In furtherance of this proceeding, the Family Court " for good cause shown may issue a temporary order of protection," prior to making a final decision. Id. § 828. Section 842-a of the Family Court Act (" Section 842-a" ) provides that such an order may (i) suspend the spouse's firearm license and (ii) confiscate[4] any firearms that he might have. Id. § 842-a. Although Section 842-a authorizes the Family Court to order the confiscation of those firearms, this provision does not authorize it to order their subsequent return. See Aloi v. Nassau Cnty. Sheriff's Dep't (" Aloi II " ), 9 Misc.3d 1050, 800 N.Y.S.2d 873, 874 (Sup.Ct. Nassau Cnty. June 20, 2005) (holding that " [Section 842-a] does not specifically provide authority to the Family Court judge to return the firearms ordered to be seized" ); see also Engel v. Engel, 24 A.D.3d 548, 807 N.Y.S.2d 383, 384 (2d Dep't 2005) (holding that the Family Court " did not have jurisdiction to issue such a directive" ); Aloi v. Aloi (" Aloi I " ), 10 A.D.3d 655, 781 N.Y.S.2d 613, 614 (2d Dep't 2004) (same); Blauman v. Blauman, 2 A.D.3d 727, 769 N.Y.S.2d 584, 585 (2d Dep't 2003) (same). As one state court has observed, " it appears to be a legislative oversight in not providing the Family Court judge with continued jurisdiction to determine whether the firearms seized pursuant to that judge's order of protection can be returned to the offending party." Aloi II, 800 N.Y.S.2d at 874-75.

B. The Facts[5]

On November 17, 2008, Dudek's wife, Claudia Dudek (" Claudia" ), commenced a family offense proceeding in the Family Court against Dudek. (Compl. ¶ 14; Dkt. No. 41-2-41-6 (" Defs. Exs." ), Ex. A, at 1.) The proceeding stemmed from an " alleged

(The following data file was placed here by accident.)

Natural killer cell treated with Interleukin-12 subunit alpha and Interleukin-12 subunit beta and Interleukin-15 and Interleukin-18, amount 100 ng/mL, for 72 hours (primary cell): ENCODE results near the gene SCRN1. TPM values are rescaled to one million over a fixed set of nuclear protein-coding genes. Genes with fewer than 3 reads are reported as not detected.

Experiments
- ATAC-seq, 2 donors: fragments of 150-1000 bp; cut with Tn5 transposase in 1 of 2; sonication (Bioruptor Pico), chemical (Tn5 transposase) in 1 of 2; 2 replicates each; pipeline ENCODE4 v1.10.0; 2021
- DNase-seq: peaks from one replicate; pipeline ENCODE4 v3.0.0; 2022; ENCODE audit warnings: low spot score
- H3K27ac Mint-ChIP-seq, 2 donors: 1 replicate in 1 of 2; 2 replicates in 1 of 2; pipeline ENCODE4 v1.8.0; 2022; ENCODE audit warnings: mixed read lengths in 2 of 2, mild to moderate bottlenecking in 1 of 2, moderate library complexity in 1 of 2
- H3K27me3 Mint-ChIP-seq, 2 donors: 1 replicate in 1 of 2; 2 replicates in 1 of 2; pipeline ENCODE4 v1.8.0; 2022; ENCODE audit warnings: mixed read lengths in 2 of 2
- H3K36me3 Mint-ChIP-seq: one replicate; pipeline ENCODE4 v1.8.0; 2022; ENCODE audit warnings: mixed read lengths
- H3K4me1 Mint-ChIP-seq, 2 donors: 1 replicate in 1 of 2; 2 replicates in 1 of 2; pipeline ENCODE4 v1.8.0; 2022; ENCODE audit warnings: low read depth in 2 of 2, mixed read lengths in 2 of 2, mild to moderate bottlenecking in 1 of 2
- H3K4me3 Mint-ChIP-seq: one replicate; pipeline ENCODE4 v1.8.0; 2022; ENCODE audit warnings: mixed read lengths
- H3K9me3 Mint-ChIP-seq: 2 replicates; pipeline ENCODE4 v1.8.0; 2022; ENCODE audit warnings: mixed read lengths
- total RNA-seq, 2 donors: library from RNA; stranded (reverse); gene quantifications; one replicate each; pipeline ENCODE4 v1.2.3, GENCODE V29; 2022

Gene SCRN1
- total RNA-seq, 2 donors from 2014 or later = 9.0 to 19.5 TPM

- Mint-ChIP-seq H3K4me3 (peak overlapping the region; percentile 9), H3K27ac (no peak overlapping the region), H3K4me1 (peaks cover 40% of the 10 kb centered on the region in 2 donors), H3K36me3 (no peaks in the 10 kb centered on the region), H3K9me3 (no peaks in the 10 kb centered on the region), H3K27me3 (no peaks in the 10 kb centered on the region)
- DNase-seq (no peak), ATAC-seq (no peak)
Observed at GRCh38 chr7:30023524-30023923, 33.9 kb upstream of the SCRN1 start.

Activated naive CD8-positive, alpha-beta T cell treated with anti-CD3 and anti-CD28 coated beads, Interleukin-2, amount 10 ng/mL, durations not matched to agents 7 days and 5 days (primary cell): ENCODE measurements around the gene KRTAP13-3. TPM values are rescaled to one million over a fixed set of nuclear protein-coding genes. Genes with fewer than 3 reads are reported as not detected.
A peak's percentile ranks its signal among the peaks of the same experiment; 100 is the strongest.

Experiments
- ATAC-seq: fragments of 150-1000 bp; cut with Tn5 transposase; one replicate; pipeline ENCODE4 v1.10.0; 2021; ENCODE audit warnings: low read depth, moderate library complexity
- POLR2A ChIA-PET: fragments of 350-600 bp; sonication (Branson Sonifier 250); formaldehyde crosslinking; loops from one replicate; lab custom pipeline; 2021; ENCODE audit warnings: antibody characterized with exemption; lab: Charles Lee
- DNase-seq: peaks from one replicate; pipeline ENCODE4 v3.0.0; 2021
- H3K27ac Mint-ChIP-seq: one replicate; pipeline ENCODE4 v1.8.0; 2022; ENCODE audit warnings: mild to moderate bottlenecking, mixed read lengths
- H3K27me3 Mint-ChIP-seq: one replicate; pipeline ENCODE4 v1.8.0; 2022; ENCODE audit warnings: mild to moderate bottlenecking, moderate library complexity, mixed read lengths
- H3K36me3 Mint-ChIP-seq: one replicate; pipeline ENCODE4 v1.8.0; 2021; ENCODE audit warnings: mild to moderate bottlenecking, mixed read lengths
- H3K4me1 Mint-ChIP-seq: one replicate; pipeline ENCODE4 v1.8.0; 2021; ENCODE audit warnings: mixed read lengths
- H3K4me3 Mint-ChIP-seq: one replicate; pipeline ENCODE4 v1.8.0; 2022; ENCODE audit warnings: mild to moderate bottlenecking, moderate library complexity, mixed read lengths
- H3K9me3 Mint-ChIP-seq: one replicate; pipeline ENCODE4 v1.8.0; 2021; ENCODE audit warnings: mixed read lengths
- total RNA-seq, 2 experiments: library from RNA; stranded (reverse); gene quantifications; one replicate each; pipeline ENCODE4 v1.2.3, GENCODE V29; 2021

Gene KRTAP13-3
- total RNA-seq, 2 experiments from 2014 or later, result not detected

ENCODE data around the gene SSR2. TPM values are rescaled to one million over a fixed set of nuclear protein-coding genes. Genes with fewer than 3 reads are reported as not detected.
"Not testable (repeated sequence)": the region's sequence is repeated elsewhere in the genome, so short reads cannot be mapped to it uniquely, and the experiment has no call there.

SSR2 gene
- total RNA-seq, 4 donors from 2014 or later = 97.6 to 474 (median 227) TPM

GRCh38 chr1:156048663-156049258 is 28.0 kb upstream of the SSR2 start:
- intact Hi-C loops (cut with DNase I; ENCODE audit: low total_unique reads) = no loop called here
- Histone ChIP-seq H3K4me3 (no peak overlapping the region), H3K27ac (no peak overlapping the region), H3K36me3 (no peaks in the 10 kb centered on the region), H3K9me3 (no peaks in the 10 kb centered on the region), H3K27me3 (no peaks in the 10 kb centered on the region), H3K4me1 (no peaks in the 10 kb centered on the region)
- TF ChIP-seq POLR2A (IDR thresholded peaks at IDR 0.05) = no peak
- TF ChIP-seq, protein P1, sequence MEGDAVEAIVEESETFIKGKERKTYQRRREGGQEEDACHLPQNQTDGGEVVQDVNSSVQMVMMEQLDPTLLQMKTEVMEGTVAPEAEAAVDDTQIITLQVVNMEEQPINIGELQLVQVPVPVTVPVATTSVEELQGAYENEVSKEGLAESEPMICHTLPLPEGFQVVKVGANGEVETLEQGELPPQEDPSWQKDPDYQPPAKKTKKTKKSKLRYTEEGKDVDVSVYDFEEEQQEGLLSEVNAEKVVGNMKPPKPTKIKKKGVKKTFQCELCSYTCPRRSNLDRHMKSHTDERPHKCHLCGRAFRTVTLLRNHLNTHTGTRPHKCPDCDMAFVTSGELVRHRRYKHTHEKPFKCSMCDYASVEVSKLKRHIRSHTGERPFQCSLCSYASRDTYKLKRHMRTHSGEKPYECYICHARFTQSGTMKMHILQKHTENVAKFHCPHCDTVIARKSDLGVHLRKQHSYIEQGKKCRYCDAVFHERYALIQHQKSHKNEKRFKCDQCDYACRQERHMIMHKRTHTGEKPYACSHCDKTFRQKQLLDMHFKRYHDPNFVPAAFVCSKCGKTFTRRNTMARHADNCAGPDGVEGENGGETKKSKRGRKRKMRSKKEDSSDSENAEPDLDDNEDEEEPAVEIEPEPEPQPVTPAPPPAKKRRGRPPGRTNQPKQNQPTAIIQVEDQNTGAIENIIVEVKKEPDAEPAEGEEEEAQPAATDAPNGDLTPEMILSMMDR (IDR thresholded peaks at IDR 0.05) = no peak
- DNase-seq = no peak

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domestic incident" involving one of the couple's two children. (Defs. Ex. C ¶ 4.) Upon commencement of the proceeding, the Family Court issued a temporary order of protection for Claudia and the children (the " Order" ). (Compl. ¶ 14; Defs. Ex. A, at 1.) The Order required Dudek to:

[s]urrender any and all handguns, pistols, revolvers, rifles, shotguns and any other firearms owned or possessed. Such surrender shall take place immediately, but in no event later than service of this order. [sic] at the appropriate law enforcement agency. Including all hunting weapons that maybe [sic] in basement[.]

(Defs. Ex. A, at 2.) On the same day, the Sheriff's Department served Dudek with the Order at his residence and simultaneously confiscated his handgun[6] and two longarms,[7] a Remington Model 7600 rifle and Remington Model 870 shotgun. (Compl. ¶ 15; Dkt. No. 42 (" Pl. Exs." ), Ex. 1, at 1; Pl. Ex. 2, at 1.) Several days later, the licensing section of the Nassau County Police Department (the " NCPD" ) notified Dudek that it had suspended his pistol license, pursuant to the Order. (Compl. ¶ 15; Defs. Ex. C, Ex. 1, at 1.)

On January 6, 2009, the Family Court, citing the fact that Claudia withdrew her petition, terminated the family offense proceeding and vacated the Order. (Compl. ¶ 16; Defs. Ex. B, at 1.) At that point, the Sheriff's Department did not return any of the firearms that it seized from Dudek, nor did the NCPD reinstate Dudek's pistol license.